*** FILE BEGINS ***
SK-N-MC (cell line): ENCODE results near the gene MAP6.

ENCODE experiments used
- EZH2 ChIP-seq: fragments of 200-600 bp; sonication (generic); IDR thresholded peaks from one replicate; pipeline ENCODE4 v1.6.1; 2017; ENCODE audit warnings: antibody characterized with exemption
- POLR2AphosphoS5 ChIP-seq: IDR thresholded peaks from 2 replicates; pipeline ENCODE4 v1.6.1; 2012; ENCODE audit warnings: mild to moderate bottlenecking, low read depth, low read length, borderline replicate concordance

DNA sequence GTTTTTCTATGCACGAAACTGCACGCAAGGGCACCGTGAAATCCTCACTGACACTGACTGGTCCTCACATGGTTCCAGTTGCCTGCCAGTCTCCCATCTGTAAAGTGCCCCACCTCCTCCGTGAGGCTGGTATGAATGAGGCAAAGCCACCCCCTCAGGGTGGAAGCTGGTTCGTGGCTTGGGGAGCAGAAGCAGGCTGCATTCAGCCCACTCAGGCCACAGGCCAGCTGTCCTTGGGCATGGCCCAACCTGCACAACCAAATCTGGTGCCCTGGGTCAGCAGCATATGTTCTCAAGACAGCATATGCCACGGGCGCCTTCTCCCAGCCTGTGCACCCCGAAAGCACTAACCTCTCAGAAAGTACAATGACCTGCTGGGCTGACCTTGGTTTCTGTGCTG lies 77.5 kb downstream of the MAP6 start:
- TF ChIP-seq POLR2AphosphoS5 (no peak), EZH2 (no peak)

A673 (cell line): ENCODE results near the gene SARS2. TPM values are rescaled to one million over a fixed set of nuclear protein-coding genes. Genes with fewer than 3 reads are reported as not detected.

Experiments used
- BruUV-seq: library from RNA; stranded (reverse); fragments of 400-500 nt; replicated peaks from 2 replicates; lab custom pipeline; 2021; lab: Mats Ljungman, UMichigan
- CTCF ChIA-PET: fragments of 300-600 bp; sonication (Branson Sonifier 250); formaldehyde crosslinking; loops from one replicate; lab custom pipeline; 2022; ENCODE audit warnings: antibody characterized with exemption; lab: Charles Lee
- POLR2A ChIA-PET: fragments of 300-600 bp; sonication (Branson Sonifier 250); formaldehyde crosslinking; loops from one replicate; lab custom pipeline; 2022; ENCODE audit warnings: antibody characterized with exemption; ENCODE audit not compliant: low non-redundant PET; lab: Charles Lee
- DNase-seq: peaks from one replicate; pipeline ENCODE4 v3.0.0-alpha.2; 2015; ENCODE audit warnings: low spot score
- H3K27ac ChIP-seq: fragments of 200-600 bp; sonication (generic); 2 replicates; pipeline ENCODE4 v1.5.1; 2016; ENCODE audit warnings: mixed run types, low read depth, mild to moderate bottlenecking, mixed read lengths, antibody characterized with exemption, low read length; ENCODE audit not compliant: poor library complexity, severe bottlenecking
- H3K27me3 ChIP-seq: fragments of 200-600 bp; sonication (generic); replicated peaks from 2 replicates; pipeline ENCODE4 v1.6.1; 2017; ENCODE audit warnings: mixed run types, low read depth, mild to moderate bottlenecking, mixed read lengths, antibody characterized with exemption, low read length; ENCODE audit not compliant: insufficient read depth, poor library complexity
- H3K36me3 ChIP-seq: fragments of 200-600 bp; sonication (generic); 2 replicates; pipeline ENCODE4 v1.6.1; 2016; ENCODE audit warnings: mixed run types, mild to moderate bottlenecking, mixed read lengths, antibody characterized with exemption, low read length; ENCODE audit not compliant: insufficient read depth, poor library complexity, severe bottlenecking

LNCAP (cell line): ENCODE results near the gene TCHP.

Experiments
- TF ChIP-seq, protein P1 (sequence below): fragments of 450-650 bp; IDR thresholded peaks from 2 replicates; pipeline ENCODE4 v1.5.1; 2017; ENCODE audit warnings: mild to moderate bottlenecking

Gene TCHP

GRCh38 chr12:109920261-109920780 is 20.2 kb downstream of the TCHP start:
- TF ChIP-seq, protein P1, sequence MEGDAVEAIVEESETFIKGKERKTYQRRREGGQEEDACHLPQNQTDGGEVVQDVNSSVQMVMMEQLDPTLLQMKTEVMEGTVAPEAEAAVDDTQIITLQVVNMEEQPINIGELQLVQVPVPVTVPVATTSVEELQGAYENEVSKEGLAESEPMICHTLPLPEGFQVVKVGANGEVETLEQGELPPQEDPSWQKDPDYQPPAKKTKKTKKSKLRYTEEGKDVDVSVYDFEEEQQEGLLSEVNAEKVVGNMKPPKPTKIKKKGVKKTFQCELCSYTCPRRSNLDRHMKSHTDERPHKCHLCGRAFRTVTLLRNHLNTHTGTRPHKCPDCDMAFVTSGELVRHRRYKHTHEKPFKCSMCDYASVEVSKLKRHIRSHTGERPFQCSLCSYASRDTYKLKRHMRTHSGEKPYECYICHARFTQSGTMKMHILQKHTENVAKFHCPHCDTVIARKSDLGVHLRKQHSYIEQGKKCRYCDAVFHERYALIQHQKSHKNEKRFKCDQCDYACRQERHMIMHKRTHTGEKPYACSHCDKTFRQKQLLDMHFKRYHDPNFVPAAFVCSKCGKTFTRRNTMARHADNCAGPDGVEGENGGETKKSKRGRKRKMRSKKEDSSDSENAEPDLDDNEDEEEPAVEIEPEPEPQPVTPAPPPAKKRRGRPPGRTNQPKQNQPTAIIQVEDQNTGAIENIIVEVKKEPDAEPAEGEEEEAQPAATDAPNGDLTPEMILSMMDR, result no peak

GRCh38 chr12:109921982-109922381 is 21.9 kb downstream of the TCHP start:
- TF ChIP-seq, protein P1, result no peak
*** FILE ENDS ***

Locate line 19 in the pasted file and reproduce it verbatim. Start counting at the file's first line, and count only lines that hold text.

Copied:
Gene TCHP